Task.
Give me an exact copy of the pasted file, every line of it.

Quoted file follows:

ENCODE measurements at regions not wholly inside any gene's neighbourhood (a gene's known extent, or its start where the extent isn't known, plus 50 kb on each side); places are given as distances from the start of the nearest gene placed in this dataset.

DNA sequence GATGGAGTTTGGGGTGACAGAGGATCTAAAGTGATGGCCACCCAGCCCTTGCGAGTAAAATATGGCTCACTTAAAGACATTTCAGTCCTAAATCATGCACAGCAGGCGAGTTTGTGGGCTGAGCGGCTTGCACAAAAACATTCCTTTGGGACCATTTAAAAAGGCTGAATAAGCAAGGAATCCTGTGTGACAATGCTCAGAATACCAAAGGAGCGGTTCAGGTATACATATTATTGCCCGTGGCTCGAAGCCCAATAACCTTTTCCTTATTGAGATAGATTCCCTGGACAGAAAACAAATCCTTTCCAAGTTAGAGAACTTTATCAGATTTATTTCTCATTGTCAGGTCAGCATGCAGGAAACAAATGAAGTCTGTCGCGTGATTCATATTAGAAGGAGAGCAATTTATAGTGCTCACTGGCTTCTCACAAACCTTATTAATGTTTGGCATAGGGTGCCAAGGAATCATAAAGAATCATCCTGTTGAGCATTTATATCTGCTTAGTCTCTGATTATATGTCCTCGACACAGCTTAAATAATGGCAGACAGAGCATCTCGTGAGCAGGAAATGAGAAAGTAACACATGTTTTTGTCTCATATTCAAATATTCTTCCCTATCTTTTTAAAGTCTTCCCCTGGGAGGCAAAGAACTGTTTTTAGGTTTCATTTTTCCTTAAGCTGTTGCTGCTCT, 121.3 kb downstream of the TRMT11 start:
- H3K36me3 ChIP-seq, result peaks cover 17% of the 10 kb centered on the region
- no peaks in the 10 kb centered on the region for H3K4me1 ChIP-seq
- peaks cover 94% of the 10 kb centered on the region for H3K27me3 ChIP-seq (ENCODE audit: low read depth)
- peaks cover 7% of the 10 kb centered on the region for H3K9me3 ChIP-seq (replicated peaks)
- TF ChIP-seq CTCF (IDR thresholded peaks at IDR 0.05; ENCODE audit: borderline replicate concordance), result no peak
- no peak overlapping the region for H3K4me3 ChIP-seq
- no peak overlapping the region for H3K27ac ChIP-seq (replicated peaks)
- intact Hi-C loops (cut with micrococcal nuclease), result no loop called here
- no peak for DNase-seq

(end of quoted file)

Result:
ENCODE measurements at regions not wholly inside any gene's neighbourhood (a gene's known extent, or its start where the extent isn't known, plus 50 kb on each side); places are given as distances from the start of the nearest gene placed in this dataset.

DNA sequence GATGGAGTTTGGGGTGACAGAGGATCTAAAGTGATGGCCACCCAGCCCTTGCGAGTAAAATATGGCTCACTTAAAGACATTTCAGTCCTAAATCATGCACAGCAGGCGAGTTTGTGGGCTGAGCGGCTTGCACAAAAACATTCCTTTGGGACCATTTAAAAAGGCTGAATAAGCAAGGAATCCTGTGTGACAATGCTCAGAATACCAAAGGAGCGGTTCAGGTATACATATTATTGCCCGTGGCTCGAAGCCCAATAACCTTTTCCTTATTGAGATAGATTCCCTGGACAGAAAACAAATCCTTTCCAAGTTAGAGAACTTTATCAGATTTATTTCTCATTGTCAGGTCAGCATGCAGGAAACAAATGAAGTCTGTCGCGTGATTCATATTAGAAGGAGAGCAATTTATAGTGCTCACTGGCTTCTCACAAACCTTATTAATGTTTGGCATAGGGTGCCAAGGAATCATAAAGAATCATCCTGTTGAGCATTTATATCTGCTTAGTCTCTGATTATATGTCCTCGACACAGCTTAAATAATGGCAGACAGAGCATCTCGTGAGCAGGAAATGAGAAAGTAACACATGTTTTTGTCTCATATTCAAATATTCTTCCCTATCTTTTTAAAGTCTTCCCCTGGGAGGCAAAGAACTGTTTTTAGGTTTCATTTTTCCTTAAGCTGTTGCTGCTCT, 121.3 kb downstream of the TRMT11 start:
- H3K36me3 ChIP-seq, result peaks cover 17% of the 10 kb centered on the region
- no peaks in the 10 kb centered on the region for H3K4me1 ChIP-seq
- peaks cover 94% of the 10 kb centered on the region for H3K27me3 ChIP-seq (ENCODE audit: low read depth)
- peaks cover 7% of the 10 kb centered on the region for H3K9me3 ChIP-seq (replicated peaks)
- TF ChIP-seq CTCF (IDR thresholded peaks at IDR 0.05; ENCODE audit: borderline replicate concordance), result no peak
- no peak overlapping the region for H3K4me3 ChIP-seq
- no peak overlapping the region for H3K27ac ChIP-seq (replicated peaks)
- intact Hi-C loops (cut with micrococcal nuclease), result no loop called here
- no peak for DNase-seq